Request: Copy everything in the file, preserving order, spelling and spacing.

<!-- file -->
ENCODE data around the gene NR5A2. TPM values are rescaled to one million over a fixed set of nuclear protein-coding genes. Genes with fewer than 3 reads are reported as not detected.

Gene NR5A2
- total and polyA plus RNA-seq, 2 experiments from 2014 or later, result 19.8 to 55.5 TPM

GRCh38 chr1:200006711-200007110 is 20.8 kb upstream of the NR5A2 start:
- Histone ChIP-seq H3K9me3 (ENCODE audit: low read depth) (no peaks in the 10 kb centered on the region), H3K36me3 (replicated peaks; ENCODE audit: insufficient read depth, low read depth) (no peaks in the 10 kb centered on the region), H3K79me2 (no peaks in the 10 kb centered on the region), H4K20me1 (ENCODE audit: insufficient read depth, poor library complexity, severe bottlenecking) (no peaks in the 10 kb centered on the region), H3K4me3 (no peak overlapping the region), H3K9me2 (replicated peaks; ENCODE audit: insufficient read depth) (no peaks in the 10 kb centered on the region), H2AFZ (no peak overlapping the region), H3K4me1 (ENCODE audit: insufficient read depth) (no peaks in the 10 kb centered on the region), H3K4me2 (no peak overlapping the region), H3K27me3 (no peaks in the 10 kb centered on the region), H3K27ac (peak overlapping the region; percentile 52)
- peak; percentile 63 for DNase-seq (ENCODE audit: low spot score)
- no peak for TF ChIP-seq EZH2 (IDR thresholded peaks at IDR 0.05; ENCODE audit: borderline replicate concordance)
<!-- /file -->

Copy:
ENCODE data around the gene NR5A2. TPM values are rescaled to one million over a fixed set of nuclear protein-coding genes. Genes with fewer than 3 reads are reported as not detected.

Gene NR5A2
- total and polyA plus RNA-seq, 2 experiments from 2014 or later, result 19.8 to 55.5 TPM

GRCh38 chr1:200006711-200007110 is 20.8 kb upstream of the NR5A2 start:
- Histone ChIP-seq H3K9me3 (ENCODE audit: low read depth) (no peaks in the 10 kb centered on the region), H3K36me3 (replicated peaks; ENCODE audit: insufficient read depth, low read depth) (no peaks in the 10 kb centered on the region), H3K79me2 (no peaks in the 10 kb centered on the region), H4K20me1 (ENCODE audit: insufficient read depth, poor library complexity, severe bottlenecking) (no peaks in the 10 kb centered on the region), H3K4me3 (no peak overlapping the region), H3K9me2 (replicated peaks; ENCODE audit: insufficient read depth) (no peaks in the 10 kb centered on the region), H2AFZ (no peak overlapping the region), H3K4me1 (ENCODE audit: insufficient read depth) (no peaks in the 10 kb centered on the region), H3K4me2 (no peak overlapping the region), H3K27me3 (no peaks in the 10 kb centered on the region), H3K27ac (peak overlapping the region; percentile 52)
- peak; percentile 63 for DNase-seq (ENCODE audit: low spot score)
- no peak for TF ChIP-seq EZH2 (IDR thresholded peaks at IDR 0.05; ENCODE audit: borderline replicate concordance)